On May 8, 2017, at precisely 11:41 a.m., I walked onstage at the San Francisco CTO Summit to give a talk titled “Tech and Inclusion. Why So Difficult?”
At $995 for the session, and with over 200 attendees, the event was billed as being presented by senior engineering leaders from startups (more than 75% are chief technology officers, vice presidents of engineering or directors of engineering). Previous presenters were the CTOs and VPEs of Stripe, Coinbase, MongoDB, Zenefits, Warby Parker, Squarespace, Shopify, Birchbox, Tumblr and CustomInk.
As I took my place on the stage, I looked out at the crowd and posed the question, “Who identifies as an African-American?”
No one responded.
It was if no one had noticed until that moment that the makeup of people in the room and the title of my talk were strangely in alignment.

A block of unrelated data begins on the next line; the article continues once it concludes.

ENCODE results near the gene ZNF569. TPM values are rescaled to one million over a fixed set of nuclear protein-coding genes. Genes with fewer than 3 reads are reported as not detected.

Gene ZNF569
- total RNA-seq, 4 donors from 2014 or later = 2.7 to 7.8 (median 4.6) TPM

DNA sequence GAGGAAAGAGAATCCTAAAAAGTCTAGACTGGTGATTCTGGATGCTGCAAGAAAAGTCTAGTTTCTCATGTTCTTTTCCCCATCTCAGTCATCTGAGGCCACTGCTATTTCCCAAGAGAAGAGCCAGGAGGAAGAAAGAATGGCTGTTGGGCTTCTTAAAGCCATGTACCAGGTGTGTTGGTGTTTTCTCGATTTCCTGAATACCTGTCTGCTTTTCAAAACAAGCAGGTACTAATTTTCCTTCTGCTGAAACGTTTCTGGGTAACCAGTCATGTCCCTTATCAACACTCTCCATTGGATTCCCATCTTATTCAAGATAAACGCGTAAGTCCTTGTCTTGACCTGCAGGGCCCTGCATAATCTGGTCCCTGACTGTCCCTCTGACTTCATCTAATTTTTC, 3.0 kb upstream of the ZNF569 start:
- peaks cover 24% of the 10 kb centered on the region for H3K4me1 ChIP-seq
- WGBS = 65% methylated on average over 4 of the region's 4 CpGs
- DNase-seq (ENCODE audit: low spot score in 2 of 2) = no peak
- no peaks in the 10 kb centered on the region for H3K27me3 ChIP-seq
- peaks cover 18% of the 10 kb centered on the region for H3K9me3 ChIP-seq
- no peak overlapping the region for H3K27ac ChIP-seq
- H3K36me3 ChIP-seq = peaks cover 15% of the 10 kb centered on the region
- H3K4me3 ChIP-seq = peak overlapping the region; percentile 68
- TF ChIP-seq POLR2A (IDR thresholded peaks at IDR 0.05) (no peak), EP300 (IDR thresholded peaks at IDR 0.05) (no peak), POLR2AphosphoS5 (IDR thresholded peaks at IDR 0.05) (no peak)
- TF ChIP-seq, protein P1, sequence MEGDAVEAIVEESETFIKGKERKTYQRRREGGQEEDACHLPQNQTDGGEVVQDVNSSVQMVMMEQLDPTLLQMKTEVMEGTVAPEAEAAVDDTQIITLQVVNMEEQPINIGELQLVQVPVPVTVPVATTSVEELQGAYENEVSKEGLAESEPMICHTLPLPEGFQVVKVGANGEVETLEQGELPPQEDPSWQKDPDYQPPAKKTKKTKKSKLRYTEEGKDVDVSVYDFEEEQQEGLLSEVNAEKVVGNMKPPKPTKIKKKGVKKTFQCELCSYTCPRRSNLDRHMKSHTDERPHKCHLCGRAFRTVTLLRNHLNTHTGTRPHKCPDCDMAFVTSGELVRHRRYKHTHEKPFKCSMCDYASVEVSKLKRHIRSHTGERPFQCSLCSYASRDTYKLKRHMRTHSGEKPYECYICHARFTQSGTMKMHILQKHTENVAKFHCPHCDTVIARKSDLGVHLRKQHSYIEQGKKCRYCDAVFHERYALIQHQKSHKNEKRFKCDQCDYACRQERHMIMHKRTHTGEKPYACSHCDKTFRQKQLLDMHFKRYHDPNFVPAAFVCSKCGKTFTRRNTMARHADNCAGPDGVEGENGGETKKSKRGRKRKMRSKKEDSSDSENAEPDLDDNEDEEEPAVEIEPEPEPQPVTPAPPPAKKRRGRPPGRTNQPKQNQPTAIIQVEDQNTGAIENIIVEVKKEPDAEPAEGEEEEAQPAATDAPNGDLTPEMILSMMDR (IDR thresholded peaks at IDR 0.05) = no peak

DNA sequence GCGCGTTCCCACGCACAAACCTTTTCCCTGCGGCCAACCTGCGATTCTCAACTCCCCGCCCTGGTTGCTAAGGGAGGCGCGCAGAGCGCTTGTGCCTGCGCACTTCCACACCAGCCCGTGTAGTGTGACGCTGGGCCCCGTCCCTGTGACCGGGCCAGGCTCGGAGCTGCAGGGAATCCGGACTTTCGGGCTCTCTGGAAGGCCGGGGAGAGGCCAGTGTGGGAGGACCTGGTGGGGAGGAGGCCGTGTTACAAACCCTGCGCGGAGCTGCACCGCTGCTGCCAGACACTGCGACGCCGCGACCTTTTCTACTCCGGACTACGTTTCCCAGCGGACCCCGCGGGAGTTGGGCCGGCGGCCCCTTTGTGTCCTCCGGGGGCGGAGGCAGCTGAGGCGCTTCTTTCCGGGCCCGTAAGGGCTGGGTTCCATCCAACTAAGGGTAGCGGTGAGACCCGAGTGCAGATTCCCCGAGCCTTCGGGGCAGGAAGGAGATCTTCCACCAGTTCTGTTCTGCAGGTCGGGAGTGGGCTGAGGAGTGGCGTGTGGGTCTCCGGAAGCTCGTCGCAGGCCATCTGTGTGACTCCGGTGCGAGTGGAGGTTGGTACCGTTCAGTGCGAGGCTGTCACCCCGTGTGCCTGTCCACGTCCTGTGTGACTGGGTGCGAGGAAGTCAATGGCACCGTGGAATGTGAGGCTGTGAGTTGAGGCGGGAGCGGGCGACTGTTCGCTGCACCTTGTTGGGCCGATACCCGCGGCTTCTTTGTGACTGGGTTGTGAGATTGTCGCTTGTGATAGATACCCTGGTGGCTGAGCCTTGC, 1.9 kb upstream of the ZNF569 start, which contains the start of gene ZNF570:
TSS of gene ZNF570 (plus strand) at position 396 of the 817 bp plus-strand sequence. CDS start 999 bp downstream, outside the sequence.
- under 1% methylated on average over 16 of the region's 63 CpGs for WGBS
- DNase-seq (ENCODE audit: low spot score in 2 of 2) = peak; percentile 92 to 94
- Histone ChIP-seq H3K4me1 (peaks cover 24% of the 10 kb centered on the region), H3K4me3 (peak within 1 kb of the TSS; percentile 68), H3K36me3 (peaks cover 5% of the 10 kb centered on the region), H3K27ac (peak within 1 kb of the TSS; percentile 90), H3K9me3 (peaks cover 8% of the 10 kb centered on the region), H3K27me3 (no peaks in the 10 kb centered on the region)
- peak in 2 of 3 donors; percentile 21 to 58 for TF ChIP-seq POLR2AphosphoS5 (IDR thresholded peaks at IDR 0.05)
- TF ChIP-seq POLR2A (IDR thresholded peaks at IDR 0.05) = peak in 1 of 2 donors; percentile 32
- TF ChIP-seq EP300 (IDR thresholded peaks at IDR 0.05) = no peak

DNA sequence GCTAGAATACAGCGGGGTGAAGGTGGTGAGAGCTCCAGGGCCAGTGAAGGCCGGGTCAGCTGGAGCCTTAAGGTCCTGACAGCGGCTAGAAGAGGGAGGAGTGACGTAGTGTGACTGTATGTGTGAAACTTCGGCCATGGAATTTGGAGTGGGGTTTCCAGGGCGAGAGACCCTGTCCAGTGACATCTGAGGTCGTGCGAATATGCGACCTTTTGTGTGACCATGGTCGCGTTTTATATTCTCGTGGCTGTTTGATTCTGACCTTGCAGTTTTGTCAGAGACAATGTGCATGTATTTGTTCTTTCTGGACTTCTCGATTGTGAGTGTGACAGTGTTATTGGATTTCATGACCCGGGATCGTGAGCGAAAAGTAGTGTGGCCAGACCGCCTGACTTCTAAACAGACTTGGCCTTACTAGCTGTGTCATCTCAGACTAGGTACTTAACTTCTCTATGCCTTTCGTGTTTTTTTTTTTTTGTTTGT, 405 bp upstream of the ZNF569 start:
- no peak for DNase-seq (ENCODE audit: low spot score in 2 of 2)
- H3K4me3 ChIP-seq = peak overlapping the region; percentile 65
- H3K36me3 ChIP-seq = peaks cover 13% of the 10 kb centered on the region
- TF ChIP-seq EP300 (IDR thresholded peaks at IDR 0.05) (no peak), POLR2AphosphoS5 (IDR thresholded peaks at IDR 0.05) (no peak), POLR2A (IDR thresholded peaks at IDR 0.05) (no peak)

With all the ongoing conversations and controversy surrounding inclusion and diversity, it is surprising that a tech conference in San Francisco — which bills itself as a place to learn and connect with your peers — allows this to happen.
Let’s unpack what makes it difficult.
1. Inclusion takes work.
You have to expand your network and ask for help from people you are not accustomed to asking for help from.
2. Inclusion is uncomfortable.
The conference organizers knew the title of my talk months in advance. How awkward would it have been for the conference organizers to ask for help in finding people of color to attend and present? Probably less awkward than me calling it out onstage.
3. Inclusion means changing the way you think about everything.